Scary questions in December 23rd Ukraine energy grid hack

January 20, 2016 Facebook Twitter LinkedIn Google+ Apocalypse,Economic News

January 20, 2016

American investigators are traveling to Ukraine to investigate a recent electricity blackout — perhaps the first major act of cyberwar on a civilian population.

Ukraine’s top law enforcement agency, the SBU, has publicly claimed this was a cyberattack by Russia, part of its ongoing war over the Crimean peninsula.

If that’s true, this is a turning point for the use of computer hacking in warfare. It shows that military cyberattacks can be effective at physical disruption.

But right now, little is certain.

1. Parts of Ukraine’s energy grid went down

On December 23, a vast region of Ukraine experienced a power outage. Prykarpattya Oblenergo, a power distributor that serves 538,000 customers, says 27 of its substations went dead. Immediately, 103 cities were “completely blacked out,” and another 186 cities were left partially in the dark.

Meanwhile, Ukrainian customers were unable to report about the blackout. The call centers at Prykarpattya Oblenergo and another energy provider, Kyivoblenergo, were blocked.

Prykarpattya Oblenergo decided to switch to manual controls and engineering teams were dispatched around the region to flip switches back “on.”

Within a few hours, electricity was flowing again.

Even now, nearly a month later, it’s still unclear exactly what flipped the “off” switch. But there are clues about how this attack started.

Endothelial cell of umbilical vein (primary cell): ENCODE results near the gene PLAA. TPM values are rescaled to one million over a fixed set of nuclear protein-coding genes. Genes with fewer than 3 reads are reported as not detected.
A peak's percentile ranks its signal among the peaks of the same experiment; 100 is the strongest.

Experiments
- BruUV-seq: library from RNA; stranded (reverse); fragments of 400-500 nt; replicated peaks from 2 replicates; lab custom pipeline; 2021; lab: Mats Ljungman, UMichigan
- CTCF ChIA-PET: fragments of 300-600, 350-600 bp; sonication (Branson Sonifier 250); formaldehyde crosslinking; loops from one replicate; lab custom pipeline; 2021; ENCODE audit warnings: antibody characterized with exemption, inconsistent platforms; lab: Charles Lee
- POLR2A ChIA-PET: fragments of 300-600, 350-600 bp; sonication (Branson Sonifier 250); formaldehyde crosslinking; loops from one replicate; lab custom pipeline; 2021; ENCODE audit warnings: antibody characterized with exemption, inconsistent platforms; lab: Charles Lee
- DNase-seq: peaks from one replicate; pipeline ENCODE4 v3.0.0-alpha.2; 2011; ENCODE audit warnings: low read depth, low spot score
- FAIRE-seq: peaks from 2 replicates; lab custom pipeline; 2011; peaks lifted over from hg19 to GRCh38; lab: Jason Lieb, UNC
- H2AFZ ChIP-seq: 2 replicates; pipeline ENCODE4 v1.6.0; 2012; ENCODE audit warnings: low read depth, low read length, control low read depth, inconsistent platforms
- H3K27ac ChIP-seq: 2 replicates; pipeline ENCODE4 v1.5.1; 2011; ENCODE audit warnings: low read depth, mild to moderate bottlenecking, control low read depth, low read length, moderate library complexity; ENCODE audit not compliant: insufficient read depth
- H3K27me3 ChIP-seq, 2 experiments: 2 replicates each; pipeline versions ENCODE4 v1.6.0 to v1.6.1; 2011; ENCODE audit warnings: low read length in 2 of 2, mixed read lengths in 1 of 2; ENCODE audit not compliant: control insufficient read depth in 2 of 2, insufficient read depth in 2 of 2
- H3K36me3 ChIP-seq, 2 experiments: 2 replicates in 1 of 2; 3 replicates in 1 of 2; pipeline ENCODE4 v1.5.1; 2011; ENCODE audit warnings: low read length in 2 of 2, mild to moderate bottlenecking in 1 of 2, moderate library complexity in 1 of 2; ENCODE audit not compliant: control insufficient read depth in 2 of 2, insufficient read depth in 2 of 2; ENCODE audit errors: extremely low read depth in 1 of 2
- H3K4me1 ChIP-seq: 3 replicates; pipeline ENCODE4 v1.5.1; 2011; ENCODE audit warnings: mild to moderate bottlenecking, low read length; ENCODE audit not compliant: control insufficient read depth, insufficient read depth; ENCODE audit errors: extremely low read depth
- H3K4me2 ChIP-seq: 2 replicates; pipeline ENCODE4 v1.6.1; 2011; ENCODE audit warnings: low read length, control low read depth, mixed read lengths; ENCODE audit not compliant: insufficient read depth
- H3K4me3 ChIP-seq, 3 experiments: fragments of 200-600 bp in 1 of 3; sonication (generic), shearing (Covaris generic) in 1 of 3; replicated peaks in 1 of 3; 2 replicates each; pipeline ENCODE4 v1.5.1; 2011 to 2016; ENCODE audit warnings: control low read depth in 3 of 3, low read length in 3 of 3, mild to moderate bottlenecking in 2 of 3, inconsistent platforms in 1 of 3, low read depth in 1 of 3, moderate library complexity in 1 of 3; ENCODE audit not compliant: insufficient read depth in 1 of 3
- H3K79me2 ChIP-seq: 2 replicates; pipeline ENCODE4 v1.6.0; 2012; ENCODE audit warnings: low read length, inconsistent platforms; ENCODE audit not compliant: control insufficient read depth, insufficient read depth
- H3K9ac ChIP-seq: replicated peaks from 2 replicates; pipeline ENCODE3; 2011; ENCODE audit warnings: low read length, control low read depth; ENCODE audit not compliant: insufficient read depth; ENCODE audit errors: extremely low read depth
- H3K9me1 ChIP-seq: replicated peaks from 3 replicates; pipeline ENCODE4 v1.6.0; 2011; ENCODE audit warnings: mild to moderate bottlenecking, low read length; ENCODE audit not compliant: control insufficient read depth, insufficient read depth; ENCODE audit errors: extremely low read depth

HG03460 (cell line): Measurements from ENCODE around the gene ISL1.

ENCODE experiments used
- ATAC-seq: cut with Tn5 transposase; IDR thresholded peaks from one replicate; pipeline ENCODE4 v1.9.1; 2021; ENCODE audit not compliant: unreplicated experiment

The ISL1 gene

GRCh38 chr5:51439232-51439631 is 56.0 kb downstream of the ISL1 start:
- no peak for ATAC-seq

2. Energy company computers were infected with malware

In a public statement three weeks after the incident, Prykarpattya Oblenergo claimed there had been “a hacker attack” on its computer network. Hackers had snuck into the extremely sensitive controls that manage electricity.

Engineers had tried to turn the power back “on,” but they discovered that a virus had erased the computers engineers use to monitor equipment, according to the SANS Institute, whose international cybersecurity professionals have first-hand analysis of the malware itself.

The U.S. Department of Homeland Security, which tells CNNMoney it is now assisting Ukrainian investigators, backs up the claim that company computers were hacked. Apparently, someone at the energy company opened an infected Microsoft Word document.

DHS confirmed to CNNMoney that computers were infected with a new version of a high-powered malware called BlackEnergy 3.

This has stark implications.

3. That malware has ties to Russia

Cyberweapons are carefully crafted tools that can, at times, show hints of their authors. One particular American cybersecurity company, iSight Partners, has profiled the creators of BlackEnergy.

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